Skype manages to be as buggy on Android as it is on every other platform, but that's not a huge problem since most people aren't locked into a single messenger and instead rely on multiple messenger combinations, like Facebook Messenger and WhatsApp, anyway. I was, however, very impressed with Microsoft's Translator app in terms of both translation results and its clean, modern design. I'm beginning to prefer it to Google Translate, but your mileage may vary depending on the language combinations you use regularly.

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Microsoft's translation app (left) looks much more modern than Google's (right). / © AndroidPIT

Aesthetics

The apps Microsoft has developed for Android make use of a bright color palette, legible fonts and the design is consistent across most of them so there's little friction for the user. That's something users have come to appreciate when switching to the Microsoft Launcher, which is the new name for the recently refreshed version of the 4.6-star Arrow Launcher on Google Play. I tried it out on a Google Pixel, and I think it's just a tiny bit cleaner looking than the stock Pixel Launcher. It's modern, fluid and intuitive, so if you don't like the launcher that came from your phone's manufacturer, this is a great alternative. Though, beauty is in the eye of the beholder. For fun, I also tried a third party launcher called Launcher 10 which aims to emulate the tiles of the Windows Phones. You can see all three launchers below.

microsoft google launcher homescreen
Microsoft Launcher (left), Pixel Launcher (middle), Launcher 10 (right) / © AndroidPIT

Microsoft also offers its own lock screen for Android, with optional Bing wallpapers, called the Next Lock Screen. It looks nice, but it's not a massive improvement over stock Android and there are drawbacks which will affect some users. For those who wish to encrypt their data, you will still have to use the system lock screen to do that in addition to the Next Lock Screen, which would be absurd from a usability standpoint. Also, you won't be able to use Android Pay with a third party app like Next. 

microsoft google lock screen next pixel
Next Lock Screen (left), Android stock lock screen (right) / © AndroidPIT

Conclusion

Though it takes time to install all the apps and set the permissions, defaults and preferences, it can be worth it to make the switch to the Microsoft ecosystem for some Android users, at least in a limited way. Professionals will appreciate the productivity apps like Word and Outlook for their usability, consistent design and features. Beyond that, the aesthetics of Microsoft's launcher and lock screen apps will appeal to those who enjoy a modern, clean UI. Outside of apps related to productivity and aesthetics, though, the offerings are mostly either underdeveloped or missing entirely. For example, Cortana cannot match Google Assistant at this stage in its evolution and there's no mapping app at all. Microsoft clearly has room to improve, try new things and continue to delight Android users with its refreshingly bright and coherent designs in the future.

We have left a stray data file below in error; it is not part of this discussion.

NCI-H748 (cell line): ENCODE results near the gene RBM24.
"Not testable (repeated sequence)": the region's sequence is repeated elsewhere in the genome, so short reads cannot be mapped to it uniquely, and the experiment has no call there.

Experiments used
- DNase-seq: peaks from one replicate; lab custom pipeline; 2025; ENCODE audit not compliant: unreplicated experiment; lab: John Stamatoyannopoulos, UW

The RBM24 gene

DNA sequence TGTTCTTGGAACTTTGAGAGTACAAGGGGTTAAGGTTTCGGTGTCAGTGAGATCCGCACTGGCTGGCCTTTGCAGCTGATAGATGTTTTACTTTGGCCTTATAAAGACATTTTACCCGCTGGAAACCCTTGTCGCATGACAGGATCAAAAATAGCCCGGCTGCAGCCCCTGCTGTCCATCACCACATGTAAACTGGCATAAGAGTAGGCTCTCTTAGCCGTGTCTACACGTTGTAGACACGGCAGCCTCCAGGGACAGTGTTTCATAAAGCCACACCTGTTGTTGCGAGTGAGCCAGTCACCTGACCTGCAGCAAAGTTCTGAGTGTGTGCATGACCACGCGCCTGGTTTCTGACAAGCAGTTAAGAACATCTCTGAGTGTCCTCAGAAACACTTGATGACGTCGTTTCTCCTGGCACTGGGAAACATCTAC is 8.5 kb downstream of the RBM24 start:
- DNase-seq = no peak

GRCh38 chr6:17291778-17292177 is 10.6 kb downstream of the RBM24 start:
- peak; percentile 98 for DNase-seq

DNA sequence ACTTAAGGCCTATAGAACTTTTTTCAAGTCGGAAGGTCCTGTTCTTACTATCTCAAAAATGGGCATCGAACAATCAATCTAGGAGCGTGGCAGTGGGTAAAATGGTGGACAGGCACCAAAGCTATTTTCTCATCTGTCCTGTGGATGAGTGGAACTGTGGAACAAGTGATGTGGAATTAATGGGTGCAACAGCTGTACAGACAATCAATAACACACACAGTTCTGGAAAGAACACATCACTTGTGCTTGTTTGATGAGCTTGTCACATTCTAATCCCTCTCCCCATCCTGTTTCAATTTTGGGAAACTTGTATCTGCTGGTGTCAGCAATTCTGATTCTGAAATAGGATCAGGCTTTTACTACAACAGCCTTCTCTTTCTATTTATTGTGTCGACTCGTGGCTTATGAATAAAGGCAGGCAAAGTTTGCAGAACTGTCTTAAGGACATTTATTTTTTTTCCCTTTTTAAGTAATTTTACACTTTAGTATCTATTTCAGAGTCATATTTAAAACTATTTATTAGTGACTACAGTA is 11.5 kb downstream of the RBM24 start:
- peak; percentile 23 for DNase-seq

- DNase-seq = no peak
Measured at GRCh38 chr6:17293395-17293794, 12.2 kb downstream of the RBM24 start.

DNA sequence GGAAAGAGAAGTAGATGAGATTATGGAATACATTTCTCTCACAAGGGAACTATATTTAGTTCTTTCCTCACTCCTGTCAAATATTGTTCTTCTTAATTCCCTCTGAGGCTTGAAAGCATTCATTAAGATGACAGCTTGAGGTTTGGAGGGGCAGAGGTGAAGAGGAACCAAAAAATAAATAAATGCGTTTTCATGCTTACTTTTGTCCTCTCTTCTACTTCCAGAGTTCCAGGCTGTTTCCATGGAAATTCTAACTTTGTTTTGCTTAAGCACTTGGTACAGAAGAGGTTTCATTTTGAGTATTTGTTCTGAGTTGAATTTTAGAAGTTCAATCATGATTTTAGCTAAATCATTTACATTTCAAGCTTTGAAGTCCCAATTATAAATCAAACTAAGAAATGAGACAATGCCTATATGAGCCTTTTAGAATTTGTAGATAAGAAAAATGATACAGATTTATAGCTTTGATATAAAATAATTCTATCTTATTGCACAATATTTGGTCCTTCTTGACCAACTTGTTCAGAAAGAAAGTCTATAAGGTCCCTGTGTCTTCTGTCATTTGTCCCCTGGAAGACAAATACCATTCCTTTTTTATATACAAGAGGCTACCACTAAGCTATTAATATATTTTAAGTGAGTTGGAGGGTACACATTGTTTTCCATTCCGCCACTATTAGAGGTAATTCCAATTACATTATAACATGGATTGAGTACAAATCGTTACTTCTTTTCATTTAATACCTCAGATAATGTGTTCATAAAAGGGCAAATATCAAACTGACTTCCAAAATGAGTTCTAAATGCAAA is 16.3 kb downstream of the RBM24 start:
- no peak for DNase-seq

What do you think of the apps Microsoft is bringing to Android? What do you want to see happen next?

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3 comments

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  • So far so good.


  • While full-featured MS Office is the standard for enterprise and university work, the Android version hasn't really caught up to Google Docs in online functionality (though the article is very right that it is safe for sophisticated documents created on desktop Office, not converting and buggering up file formats, so it's the way to go for collaborating with other MS Office users.) While I used Excel for years, I have to use Google Sheets for cloud spreadsheets that need active financial data, e.g. from Google Finance - something MS Office online fails to provide after all these years.

    The other thing MS hasn't really done well (last I looked) is a OneDrive Android client that syncs offline file storage in the way the Windows desktop OneDrive does - the Android app is all about cloud, not local storage. The excellent OneSync (Autosync OneDrive by MetaCtrl) is a third party app much better than MS's app for synchronizing onboard storage of the OneDrive folder on Android devices - worth testing the (intrusive) ad version to see if it's worth buying. (The developer makes similarly excellent AutoSync apps for offline storage of Dropbox and Google Drive data.)


    • Brittany McGhee
      • Admin
      • Staff
      4 weeks ago Link to comment

      I agree, there's a lot of room for improvement for the online aspects of Office.

      Thanks for sharing the AutoSync OneDrive recommendation!